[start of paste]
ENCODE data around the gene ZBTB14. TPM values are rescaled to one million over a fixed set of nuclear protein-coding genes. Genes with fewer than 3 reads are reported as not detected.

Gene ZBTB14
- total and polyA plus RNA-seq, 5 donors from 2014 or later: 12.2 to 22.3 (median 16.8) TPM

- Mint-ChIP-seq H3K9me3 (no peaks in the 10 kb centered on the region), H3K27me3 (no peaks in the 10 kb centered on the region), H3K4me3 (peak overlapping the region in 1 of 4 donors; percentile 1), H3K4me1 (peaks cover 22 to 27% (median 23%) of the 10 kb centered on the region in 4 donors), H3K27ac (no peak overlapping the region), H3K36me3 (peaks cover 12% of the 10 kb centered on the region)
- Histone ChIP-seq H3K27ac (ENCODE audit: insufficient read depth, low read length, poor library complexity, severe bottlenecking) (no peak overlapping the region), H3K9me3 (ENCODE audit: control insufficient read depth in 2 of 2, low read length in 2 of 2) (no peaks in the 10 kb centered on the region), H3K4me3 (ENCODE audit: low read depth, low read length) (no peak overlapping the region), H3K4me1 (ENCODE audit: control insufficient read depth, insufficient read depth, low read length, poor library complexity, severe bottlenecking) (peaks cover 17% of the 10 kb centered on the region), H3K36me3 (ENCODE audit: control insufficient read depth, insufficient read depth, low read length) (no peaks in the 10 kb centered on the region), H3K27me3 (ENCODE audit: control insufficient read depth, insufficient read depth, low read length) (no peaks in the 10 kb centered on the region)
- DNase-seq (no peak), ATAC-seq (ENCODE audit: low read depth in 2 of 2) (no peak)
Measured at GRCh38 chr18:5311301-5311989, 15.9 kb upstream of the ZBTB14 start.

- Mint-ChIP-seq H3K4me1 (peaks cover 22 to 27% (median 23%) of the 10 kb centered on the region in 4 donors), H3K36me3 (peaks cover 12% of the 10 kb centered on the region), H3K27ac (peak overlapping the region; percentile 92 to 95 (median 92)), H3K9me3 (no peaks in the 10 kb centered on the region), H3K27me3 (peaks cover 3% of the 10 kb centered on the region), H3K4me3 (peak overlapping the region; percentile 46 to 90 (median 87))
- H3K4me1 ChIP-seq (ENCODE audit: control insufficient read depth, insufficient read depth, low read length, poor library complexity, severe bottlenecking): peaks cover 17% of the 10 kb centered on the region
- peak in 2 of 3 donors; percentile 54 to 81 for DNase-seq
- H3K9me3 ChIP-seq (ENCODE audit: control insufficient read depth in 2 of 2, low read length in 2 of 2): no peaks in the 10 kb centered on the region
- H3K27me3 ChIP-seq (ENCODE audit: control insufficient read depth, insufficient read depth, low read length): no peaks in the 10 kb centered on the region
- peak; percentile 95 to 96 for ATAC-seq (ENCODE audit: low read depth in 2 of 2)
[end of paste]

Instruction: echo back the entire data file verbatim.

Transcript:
ENCODE data around the gene ZBTB14. TPM values are rescaled to one million over a fixed set of nuclear protein-coding genes. Genes with fewer than 3 reads are reported as not detected.

Gene ZBTB14
- total and polyA plus RNA-seq, 5 donors from 2014 or later: 12.2 to 22.3 (median 16.8) TPM

- Mint-ChIP-seq H3K9me3 (no peaks in the 10 kb centered on the region), H3K27me3 (no peaks in the 10 kb centered on the region), H3K4me3 (peak overlapping the region in 1 of 4 donors; percentile 1), H3K4me1 (peaks cover 22 to 27% (median 23%) of the 10 kb centered on the region in 4 donors), H3K27ac (no peak overlapping the region), H3K36me3 (peaks cover 12% of the 10 kb centered on the region)
- Histone ChIP-seq H3K27ac (ENCODE audit: insufficient read depth, low read length, poor library complexity, severe bottlenecking) (no peak overlapping the region), H3K9me3 (ENCODE audit: control insufficient read depth in 2 of 2, low read length in 2 of 2) (no peaks in the 10 kb centered on the region), H3K4me3 (ENCODE audit: low read depth, low read length) (no peak overlapping the region), H3K4me1 (ENCODE audit: control insufficient read depth, insufficient read depth, low read length, poor library complexity, severe bottlenecking) (peaks cover 17% of the 10 kb centered on the region), H3K36me3 (ENCODE audit: control insufficient read depth, insufficient read depth, low read length) (no peaks in the 10 kb centered on the region), H3K27me3 (ENCODE audit: control insufficient read depth, insufficient read depth, low read length) (no peaks in the 10 kb centered on the region)
- DNase-seq (no peak), ATAC-seq (ENCODE audit: low read depth in 2 of 2) (no peak)
Measured at GRCh38 chr18:5311301-5311989, 15.9 kb upstream of the ZBTB14 start.

- Mint-ChIP-seq H3K4me1 (peaks cover 22 to 27% (median 23%) of the 10 kb centered on the region in 4 donors), H3K36me3 (peaks cover 12% of the 10 kb centered on the region), H3K27ac (peak overlapping the region; percentile 92 to 95 (median 92)), H3K9me3 (no peaks in the 10 kb centered on the region), H3K27me3 (peaks cover 3% of the 10 kb centered on the region), H3K4me3 (peak overlapping the region; percentile 46 to 90 (median 87))
- H3K4me1 ChIP-seq (ENCODE audit: control insufficient read depth, insufficient read depth, low read length, poor library complexity, severe bottlenecking): peaks cover 17% of the 10 kb centered on the region
- peak in 2 of 3 donors; percentile 54 to 81 for DNase-seq
- H3K9me3 ChIP-seq (ENCODE audit: control insufficient read depth in 2 of 2, low read length in 2 of 2): no peaks in the 10 kb centered on the region
- H3K27me3 ChIP-seq (ENCODE audit: control insufficient read depth, insufficient read depth, low read length): no peaks in the 10 kb centered on the region
- peak; percentile 95 to 96 for ATAC-seq (ENCODE audit: low read depth in 2 of 2)